With the changes to Religious Studies A level from September 2016, and in particular the requirement to teach a religion or a religious text, many RS teachers are switching, or are considering switching, to Philosophy. On this page, we outline a number of points that we hope will help with understanding and planning the new course. As a disclaimer, we should say that ALP is an independent educational provider and cannot speak for any of the organisations (DfE, Ofqual, AQA) mentioned below. The points reflect our expectations or understandings of the current situation.
Old spec, new spec
As part of the reform of the A level, the Department for Education approved new ‘subject content’ for all Religious Studies AS and A levels. As a result of this process, the teaching of religion (and/or religious texts), and its synoptic assessment in the examination, has become compulsory in Religious Studies AS and A levels.
The AQA A level in Philosophy requires students to study epistemology, ethics, philosophy of religion, and philosophy of mind. The DfE approved the new subject content for Philosophy in December 2015, and the AQA released its new (and now approved) specification [change this link to go to the approved spec] in June 2016. The content of the new Philosophy A level is essentially unaltered from the existing content.
The main changes are as follows:
- Students currently study epistemology and philosophy of religion at AS, and ethics and philosophy of mind at A2. From 2017, students taking the AS only will study epistemology and ethics. Students taking the full A level will study all four areas.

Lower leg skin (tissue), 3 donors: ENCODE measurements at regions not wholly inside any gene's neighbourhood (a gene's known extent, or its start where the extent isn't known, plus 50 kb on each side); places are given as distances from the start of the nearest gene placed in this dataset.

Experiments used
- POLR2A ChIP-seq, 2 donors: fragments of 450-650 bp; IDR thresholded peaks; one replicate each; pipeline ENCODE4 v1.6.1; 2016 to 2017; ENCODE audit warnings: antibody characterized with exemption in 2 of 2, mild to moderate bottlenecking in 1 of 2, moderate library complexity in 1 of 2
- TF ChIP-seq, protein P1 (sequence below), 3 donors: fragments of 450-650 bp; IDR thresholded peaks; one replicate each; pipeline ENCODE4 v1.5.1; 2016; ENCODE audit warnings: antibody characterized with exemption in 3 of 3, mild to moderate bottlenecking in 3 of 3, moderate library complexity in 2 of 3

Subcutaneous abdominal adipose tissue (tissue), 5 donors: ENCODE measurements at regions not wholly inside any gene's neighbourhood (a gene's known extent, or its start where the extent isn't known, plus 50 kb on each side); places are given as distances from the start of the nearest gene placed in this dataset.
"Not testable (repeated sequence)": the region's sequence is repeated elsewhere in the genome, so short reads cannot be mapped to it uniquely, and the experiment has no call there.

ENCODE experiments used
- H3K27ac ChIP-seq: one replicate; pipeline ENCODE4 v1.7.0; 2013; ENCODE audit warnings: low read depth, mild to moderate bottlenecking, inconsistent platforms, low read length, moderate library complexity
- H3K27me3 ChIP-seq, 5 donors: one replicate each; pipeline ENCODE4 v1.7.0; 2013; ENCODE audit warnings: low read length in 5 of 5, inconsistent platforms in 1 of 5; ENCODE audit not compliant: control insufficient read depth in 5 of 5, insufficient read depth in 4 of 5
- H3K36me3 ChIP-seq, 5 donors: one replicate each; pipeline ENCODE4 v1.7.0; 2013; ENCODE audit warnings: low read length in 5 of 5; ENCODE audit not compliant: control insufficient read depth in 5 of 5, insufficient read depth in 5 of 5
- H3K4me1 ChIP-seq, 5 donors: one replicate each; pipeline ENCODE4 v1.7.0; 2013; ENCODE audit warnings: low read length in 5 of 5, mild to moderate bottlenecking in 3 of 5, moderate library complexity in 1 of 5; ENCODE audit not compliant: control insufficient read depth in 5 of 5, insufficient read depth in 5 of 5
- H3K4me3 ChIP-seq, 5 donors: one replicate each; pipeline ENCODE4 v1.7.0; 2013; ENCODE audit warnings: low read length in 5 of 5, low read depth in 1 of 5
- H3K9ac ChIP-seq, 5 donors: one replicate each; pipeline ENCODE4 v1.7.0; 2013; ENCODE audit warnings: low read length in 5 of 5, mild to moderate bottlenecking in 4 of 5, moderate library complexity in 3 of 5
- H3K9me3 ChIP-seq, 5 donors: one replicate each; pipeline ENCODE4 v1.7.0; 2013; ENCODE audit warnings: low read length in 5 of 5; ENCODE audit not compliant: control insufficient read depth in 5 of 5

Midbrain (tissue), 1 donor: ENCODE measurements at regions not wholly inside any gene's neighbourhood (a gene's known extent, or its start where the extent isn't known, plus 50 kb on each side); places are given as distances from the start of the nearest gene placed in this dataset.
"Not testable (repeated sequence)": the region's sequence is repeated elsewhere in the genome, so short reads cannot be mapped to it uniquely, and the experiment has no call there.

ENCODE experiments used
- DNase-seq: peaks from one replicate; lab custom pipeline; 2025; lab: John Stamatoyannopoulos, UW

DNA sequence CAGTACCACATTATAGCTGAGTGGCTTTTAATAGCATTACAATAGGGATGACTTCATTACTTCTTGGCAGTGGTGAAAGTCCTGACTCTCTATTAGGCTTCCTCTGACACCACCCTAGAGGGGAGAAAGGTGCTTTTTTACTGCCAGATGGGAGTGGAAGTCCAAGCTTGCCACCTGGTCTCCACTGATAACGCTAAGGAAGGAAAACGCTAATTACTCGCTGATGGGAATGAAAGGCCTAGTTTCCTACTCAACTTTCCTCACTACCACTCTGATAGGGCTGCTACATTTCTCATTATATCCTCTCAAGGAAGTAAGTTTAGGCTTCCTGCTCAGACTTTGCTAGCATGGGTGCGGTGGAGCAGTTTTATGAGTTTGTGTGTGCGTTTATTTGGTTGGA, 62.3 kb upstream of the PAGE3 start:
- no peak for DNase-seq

- The current specification and new subject content both require students to be familiar with arguments in a number of philosophical texts. A few of these texts have changed – some current texts have dropped and some new texts, primarily works by women philosophers, have been added.
Philosophy of religion and ethics: Overlap and differences
Both RS and Philosophy require students to study Philosophy of Religion and Ethics. There is, however, a striking difference of approach to topics within these areas. The purpose of studying them in RS is to ‘develop an understanding and appreciation of religious thought and its contribution to the individual, communities and society’, while the purpose of studying them in Philosophy is to ‘develop [students’] ability to identify argument forms, and analyse and evaluate arguments appropriately through the study of the ways in which philosophers have analysed and evaluated the soundness of arguments by considering the validity of the argument and/or the truth of the premises’. These differences are reflected by the topics, theories and texts are specified by the subject content. But they are also be reflected in the (specimen) mark schemes. As a result, to support success, teachers will need to reflect these aims in their teaching of these subjects.
The current and new Philosophy A levels understand philosophy as argument. This requires a more precise and logically structured approach to both thinking and writing, with claims, explanations, reasons and objections made very clear. A purely narrative style of writing is likely to do less well in Philosophy than RS.